Like many he bought a flat off-plan in what was a red-hot property market. Today he is trapped, his passport confiscated until he repays bank loans he used to invest in a property that may never exist. If his work dries up before he can clear his debts he will go to jail.
We met at a coffee shop in Dubai’s vast Mall of the Emirates. Around us were some of Britain’s most familiar high street names — Next, Debenhams, Virgin, Costa Coffee and Harvey Nichols. For now trade is still brisk. “I’m struggling to know what to do really,” he said.
Borrowing from family to supplement his savings, Ross, in his early thirties, moved with his family to Dubai from South London in late 2006, put down a £60,000 deposit and arranged a £30,000 loan to help to cover the initial instalments on a £350,000 two-bedroom apartment in the Dubai Sports City development.
“The plan was to let the place out to cover the loan and mortgage but it was scheduled for completion by the end of 2008 and they haven’t finished the ground floor yet,” he said. Without the apartment to boost the family’s income, the high cost of living forced them back to Britain. The debts became overwhelming in a city where non-payment is a criminal offence. Ross returned for some contract work but he was held on arrival at the airport by the police.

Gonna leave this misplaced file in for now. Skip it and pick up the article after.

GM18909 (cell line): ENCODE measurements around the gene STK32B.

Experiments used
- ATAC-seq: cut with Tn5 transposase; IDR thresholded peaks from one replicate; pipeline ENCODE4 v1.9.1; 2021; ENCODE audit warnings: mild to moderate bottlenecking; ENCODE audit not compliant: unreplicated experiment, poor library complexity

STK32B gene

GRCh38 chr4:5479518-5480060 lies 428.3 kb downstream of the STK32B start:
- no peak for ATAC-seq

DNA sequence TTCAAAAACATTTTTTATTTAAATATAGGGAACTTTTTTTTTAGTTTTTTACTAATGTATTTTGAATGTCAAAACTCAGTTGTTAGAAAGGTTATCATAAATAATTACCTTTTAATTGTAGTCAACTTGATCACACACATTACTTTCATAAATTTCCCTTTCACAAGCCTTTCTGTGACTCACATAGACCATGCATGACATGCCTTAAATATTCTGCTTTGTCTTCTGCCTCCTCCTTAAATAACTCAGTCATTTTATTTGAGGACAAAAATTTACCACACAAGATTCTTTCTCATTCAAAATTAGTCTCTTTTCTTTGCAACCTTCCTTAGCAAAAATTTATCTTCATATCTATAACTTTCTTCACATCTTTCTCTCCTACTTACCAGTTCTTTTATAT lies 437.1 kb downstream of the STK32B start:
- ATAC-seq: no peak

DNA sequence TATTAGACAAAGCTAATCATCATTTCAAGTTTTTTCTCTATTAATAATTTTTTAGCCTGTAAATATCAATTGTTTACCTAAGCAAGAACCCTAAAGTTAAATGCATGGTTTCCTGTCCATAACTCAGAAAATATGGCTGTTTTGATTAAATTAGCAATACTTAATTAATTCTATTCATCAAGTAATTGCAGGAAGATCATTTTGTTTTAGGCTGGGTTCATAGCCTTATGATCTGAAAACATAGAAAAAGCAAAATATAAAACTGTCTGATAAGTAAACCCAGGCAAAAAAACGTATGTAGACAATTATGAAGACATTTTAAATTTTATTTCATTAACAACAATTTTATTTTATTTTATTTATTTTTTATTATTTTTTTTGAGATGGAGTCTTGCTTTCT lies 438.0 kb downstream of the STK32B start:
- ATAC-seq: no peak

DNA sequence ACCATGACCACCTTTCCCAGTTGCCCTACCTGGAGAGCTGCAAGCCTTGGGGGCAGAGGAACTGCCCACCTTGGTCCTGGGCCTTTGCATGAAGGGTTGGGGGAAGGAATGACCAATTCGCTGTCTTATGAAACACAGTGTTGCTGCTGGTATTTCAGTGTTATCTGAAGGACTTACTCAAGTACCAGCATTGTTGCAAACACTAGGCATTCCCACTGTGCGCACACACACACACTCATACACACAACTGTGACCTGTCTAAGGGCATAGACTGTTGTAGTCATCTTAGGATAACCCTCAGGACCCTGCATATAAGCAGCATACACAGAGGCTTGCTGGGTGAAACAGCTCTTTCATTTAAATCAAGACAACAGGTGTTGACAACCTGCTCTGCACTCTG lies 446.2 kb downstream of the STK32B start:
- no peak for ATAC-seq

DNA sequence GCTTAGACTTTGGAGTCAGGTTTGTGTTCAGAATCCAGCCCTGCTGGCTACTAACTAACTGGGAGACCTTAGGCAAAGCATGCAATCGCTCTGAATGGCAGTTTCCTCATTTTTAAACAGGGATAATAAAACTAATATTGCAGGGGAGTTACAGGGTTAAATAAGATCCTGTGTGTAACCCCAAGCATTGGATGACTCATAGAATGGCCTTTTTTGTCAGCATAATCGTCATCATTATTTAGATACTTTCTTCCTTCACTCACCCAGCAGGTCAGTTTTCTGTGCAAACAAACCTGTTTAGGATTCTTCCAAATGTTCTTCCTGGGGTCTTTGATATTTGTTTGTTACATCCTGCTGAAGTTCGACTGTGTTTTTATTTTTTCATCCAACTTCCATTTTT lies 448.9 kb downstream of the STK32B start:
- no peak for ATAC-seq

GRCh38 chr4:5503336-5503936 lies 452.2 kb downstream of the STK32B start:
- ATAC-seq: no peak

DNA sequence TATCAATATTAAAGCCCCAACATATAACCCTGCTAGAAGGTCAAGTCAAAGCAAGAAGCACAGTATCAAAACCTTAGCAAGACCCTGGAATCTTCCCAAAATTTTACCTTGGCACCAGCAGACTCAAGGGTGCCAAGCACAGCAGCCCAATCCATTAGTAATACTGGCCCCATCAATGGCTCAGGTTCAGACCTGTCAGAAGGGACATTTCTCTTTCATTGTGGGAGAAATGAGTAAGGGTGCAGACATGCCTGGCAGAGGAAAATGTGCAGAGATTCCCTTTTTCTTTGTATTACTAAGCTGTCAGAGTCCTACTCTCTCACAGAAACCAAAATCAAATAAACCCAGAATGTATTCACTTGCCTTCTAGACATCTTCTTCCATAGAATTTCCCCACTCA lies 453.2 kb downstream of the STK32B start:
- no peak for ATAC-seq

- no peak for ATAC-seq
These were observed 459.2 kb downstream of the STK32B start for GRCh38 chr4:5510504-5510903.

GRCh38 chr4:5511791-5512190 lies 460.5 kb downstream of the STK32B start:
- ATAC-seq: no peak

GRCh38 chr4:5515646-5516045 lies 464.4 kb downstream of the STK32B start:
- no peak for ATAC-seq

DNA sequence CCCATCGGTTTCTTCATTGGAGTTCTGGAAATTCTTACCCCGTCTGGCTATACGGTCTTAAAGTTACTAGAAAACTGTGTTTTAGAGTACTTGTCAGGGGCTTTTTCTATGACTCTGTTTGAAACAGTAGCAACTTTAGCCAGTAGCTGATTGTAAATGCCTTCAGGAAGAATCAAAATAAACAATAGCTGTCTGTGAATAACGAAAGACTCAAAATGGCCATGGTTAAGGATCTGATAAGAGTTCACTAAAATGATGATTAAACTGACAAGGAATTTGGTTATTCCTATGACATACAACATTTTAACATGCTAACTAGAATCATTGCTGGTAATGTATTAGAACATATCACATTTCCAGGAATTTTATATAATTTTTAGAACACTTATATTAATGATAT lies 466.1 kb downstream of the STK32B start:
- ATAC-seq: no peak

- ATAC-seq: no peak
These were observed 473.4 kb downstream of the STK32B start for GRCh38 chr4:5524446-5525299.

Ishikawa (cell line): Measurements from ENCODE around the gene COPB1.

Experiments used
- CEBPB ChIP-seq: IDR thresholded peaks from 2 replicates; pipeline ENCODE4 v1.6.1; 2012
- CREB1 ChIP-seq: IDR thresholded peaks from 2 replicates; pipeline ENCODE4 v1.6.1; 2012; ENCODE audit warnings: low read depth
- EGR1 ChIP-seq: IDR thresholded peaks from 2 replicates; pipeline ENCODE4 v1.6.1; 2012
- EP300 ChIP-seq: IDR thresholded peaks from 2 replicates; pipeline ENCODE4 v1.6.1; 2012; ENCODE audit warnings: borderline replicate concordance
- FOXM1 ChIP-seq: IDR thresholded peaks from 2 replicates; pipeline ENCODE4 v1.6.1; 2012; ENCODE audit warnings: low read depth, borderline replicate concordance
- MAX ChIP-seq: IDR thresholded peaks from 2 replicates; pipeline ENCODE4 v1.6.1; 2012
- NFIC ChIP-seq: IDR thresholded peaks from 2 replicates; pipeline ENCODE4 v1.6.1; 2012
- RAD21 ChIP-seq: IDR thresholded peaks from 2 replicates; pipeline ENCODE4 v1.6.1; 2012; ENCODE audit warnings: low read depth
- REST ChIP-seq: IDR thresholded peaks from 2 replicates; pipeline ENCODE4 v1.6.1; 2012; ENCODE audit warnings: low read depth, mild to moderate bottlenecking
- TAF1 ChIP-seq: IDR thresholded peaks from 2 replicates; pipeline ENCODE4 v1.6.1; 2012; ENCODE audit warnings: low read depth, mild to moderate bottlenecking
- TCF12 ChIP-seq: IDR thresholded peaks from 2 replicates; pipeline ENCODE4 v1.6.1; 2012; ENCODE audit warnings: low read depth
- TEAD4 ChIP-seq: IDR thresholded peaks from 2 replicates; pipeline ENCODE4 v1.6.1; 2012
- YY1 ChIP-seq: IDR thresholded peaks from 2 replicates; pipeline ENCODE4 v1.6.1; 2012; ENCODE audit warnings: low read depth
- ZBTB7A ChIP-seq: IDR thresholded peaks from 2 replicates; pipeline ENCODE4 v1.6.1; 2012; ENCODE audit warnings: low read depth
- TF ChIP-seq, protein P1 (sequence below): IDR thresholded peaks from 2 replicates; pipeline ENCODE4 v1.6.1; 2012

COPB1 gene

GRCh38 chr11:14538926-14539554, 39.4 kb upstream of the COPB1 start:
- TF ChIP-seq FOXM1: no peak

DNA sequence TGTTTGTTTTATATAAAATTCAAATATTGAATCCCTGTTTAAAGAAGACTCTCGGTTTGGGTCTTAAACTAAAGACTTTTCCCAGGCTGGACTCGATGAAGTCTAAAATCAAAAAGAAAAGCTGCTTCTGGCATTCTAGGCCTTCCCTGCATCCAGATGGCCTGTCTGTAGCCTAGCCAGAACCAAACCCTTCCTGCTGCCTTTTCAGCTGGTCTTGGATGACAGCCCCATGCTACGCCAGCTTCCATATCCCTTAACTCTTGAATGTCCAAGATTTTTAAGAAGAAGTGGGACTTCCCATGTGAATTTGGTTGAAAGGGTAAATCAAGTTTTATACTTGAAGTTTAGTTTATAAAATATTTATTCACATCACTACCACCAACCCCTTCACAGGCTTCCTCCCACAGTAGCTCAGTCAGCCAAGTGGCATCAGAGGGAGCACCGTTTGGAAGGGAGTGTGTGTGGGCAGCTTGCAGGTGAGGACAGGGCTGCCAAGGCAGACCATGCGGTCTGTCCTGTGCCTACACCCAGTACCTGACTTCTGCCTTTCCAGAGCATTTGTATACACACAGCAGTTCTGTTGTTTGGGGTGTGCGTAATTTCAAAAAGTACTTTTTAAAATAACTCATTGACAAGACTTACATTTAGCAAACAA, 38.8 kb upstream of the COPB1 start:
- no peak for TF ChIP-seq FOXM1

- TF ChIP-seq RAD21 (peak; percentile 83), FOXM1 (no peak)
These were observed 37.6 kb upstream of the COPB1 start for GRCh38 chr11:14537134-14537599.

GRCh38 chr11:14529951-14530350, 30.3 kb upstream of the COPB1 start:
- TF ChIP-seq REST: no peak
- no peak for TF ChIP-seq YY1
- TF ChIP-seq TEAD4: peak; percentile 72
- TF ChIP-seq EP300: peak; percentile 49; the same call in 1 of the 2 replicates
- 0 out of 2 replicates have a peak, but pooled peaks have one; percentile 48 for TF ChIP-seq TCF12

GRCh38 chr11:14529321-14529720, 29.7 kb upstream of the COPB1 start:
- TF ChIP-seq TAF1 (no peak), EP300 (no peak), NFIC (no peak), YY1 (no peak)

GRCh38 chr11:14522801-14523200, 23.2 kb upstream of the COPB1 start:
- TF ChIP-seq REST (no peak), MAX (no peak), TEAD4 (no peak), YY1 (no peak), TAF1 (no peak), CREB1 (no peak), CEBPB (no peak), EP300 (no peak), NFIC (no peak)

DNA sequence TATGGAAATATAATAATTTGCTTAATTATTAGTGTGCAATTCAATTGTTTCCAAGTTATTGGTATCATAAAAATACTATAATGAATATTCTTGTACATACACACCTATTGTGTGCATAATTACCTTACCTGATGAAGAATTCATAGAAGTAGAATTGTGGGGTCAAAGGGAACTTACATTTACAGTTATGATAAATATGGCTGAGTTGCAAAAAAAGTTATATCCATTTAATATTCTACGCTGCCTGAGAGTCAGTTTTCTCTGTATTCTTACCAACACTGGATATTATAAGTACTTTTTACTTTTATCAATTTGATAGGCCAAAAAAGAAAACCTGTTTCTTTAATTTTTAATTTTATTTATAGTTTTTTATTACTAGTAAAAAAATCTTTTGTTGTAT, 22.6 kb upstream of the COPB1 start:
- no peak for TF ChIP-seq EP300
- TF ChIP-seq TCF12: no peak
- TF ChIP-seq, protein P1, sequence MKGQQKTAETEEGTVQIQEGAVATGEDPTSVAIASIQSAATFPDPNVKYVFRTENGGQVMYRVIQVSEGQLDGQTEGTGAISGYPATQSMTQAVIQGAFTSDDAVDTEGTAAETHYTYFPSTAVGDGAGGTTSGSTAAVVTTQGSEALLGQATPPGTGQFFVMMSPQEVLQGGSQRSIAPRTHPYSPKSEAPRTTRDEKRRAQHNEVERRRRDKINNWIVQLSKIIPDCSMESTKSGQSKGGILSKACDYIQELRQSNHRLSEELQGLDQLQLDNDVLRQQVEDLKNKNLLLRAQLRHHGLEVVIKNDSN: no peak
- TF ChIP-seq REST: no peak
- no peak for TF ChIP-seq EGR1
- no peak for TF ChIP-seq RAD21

The Sports City developer, Middle East Development, told him that work on his property will restart before the end of the year but will take at least 18 months to complete without any further delays. Even if it were to meet this schedule it will be three years late.
Ross’s options are stark. He must keep working to pay off the bank, borrow from his family, leave Dubai illegally and lose the apartment or go to jail. “The worst-case scenario is that I have to lean on friends or family to get the money together. It’s that or jail — it’s a no-brainer really.” For now he is looking no further than Christmas, trying to decide whether to fly his wife and three children out to Dubai for the holiday.
He is far from alone. The handful of cars dumped by expatriates at the airport each week bear testament to that, and talk of a speculative property market gone sour.
The scale of overbuilding in Dubai, paid for by a phenomenal debt binge facilitated by British and international banks, is hard to conceive until you see it. The world’s tallest building, the 2,600ft Burj Tower, is due to open next month. Its spectral presence looms over the city, its pointed top a needle to the bubble.